If your wondering why they didn’t enable this by default is due system resource management, which of course, is exactly what vSphere is. Since it affects the available resource of the host it may not be able to accommodate the workload it was originally designed for. In my case it’s a lab and my work load is obviously very light, and this isn’t an issue for me.

Was it worth the mitigation? I don’t really know at this point as I’m unaware of any easy simple tactics any attacker could use to attack my footprint. At the same type CPU resource is not my major constraint, it’s usually memory.

For now better safe than sorry. In my next post I hope to cover the vCenter upgrade path and an error that happened to me along the way, luckily it wasn’t that hard to recover from. 🙂

Cheers!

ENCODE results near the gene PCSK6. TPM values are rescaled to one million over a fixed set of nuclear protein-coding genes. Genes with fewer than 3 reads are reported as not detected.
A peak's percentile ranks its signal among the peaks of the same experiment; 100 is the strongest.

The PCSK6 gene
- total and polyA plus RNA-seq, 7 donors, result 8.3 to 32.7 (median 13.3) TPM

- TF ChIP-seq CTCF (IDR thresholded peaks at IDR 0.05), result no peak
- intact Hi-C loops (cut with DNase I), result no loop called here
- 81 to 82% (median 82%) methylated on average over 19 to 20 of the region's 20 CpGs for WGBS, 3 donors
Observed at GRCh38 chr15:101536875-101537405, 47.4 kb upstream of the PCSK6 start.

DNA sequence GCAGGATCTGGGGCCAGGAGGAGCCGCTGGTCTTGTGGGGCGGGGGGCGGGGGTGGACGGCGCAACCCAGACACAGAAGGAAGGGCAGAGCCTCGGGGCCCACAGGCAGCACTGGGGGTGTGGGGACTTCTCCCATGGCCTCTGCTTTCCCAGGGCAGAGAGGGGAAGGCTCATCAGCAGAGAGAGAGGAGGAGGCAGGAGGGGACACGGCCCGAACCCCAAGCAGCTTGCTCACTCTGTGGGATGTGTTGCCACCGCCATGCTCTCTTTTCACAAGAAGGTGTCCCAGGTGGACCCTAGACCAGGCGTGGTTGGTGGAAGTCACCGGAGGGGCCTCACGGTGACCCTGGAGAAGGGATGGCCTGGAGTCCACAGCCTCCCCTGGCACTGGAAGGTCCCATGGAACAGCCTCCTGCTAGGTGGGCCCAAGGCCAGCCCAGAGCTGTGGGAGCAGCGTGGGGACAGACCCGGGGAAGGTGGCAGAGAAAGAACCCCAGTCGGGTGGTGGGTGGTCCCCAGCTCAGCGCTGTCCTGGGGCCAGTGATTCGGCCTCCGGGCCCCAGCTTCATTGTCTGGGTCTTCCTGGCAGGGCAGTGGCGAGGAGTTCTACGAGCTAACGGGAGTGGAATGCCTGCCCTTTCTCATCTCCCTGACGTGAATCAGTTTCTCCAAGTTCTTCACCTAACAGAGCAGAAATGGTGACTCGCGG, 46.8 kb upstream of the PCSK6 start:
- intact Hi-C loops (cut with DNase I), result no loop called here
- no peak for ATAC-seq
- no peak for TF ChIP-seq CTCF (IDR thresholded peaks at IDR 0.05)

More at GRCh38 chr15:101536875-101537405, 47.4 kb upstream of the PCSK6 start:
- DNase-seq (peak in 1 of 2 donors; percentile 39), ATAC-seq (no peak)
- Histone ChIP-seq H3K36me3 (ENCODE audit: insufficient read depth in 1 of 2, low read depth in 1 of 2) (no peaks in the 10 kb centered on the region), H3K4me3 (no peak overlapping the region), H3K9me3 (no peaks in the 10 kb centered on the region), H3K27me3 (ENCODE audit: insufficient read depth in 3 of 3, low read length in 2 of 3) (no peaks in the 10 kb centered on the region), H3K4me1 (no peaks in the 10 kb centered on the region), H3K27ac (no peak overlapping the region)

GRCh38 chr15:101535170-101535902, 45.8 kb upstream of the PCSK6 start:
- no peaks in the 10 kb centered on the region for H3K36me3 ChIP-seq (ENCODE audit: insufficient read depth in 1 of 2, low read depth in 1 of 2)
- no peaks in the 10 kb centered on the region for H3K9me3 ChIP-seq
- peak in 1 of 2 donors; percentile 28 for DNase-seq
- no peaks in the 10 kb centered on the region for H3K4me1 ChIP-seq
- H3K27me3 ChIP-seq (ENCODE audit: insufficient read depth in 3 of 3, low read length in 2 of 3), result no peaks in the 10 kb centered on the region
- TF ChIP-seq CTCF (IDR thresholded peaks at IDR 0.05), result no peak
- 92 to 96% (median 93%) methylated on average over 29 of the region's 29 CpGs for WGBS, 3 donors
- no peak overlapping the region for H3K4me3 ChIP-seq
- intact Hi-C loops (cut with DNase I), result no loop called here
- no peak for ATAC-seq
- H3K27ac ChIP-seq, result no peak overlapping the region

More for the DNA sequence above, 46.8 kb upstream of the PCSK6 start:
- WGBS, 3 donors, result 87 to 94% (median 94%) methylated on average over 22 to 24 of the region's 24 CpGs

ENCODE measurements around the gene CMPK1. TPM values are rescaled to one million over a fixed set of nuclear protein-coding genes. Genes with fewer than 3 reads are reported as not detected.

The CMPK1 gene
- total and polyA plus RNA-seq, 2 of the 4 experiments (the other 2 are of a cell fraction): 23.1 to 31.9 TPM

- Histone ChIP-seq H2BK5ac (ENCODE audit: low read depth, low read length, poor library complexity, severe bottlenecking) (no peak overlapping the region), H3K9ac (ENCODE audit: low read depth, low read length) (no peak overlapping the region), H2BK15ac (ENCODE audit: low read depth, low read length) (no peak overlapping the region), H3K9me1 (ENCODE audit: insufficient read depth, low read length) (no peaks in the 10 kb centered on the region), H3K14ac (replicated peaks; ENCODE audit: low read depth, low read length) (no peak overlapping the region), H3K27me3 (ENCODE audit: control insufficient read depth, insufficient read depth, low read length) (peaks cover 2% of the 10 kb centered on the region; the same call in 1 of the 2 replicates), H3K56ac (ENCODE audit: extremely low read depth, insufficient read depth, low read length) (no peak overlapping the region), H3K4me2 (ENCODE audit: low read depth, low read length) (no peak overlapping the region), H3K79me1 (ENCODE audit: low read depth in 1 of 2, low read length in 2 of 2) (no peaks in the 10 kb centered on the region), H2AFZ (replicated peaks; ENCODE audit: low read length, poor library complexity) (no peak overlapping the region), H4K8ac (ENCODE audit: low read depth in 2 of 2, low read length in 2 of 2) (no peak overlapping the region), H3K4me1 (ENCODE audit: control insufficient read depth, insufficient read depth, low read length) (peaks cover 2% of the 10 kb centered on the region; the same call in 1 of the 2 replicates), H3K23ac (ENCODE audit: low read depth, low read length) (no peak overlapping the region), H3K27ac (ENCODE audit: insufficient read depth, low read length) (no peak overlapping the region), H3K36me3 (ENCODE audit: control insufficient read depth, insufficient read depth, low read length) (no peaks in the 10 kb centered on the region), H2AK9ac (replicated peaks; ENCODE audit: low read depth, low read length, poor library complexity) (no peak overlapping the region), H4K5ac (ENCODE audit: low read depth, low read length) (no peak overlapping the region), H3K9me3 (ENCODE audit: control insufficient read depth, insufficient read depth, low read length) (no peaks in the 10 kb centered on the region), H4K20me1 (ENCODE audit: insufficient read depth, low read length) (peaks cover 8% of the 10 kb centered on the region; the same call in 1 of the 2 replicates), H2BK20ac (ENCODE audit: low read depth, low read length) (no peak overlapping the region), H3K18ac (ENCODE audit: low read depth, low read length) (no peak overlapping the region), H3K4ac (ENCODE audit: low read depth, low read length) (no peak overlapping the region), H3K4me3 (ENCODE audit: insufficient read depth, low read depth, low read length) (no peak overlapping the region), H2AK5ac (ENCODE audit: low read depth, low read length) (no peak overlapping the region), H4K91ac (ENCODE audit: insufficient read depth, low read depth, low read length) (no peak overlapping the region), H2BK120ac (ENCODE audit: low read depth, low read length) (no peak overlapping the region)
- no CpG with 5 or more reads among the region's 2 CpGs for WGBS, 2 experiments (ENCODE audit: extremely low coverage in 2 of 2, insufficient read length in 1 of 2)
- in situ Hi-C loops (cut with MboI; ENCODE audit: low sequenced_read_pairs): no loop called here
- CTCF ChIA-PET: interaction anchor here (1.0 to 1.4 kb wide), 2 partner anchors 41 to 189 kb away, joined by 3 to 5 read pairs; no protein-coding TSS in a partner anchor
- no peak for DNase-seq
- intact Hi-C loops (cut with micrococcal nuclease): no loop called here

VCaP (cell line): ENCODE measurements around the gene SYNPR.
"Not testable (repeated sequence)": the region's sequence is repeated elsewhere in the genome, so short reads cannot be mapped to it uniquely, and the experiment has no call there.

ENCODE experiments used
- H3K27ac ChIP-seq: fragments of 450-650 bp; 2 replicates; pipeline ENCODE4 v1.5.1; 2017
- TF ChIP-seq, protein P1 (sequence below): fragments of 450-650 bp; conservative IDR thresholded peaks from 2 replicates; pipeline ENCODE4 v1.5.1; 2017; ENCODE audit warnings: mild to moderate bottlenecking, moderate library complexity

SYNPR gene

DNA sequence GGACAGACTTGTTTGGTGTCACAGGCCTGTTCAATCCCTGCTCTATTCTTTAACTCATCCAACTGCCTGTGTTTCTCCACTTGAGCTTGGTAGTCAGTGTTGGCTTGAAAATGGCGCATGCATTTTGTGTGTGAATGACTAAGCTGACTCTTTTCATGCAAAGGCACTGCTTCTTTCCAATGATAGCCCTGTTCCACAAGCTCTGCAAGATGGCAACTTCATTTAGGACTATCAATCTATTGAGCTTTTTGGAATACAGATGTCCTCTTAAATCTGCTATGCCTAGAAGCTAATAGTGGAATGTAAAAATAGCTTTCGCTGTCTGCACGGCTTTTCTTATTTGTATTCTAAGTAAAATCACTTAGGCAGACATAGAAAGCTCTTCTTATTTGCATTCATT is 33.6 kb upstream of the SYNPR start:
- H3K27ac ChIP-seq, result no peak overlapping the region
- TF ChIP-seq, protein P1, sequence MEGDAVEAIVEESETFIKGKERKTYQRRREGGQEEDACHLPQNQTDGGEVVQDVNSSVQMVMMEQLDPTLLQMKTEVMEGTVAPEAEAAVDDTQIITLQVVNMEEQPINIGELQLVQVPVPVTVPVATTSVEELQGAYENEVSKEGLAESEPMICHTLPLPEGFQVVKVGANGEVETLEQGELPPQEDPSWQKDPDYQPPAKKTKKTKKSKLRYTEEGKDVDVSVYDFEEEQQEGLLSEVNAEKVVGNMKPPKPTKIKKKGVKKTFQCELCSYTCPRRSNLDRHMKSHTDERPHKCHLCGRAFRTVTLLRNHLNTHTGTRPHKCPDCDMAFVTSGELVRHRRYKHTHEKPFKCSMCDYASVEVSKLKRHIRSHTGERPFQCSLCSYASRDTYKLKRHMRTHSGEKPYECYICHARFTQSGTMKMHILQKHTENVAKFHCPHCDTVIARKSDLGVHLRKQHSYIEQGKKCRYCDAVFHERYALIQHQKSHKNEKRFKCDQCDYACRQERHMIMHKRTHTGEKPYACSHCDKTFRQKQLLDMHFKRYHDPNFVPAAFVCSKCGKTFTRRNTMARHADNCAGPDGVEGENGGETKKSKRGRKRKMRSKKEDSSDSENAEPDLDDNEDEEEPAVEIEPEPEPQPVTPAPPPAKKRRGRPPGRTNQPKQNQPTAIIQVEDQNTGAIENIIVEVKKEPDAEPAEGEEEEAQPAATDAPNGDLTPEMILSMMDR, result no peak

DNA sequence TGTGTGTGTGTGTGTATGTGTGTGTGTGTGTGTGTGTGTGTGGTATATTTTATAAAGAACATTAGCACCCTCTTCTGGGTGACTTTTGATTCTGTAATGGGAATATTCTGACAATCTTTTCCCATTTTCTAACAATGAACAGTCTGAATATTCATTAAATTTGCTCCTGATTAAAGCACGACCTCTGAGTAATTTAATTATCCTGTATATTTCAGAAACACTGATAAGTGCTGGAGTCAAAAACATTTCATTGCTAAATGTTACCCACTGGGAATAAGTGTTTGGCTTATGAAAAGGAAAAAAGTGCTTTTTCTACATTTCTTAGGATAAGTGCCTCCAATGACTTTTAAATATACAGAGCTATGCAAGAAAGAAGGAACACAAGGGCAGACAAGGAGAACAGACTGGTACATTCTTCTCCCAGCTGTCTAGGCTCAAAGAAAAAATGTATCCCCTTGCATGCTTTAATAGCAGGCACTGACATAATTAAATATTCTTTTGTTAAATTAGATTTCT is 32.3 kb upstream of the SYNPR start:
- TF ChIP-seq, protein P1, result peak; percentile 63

ESXi 6.5 Stuck on Initializing Scheduler
PSOD PCPU1 could not start

I’m making this post short to note this odd experience with this host build.

First weird thing was when trying to install ESXi I couldn’t get past vmkusb not sure what it was about but only found this decent reddit post with the same problem.

In short he noticed it would only get past this if a second USB was plugged into the USB2 ports, and sure enough that worked for me too. strange….

Then a couple days later while doing some more test boots, I get a Purple screen of death, complaining about the PCPU1 not starting or some shit, ugh again lets see what others have to say… well I found this vmware thread on it, he basically stated that resetting the BIOS settings worked, after farting around with some bios settings, I had other failed boots and my CPU and system was rather hot. I let everything cool down, added more powerful fans and tried again after resetting the BIOS to factory and much like the post it worked.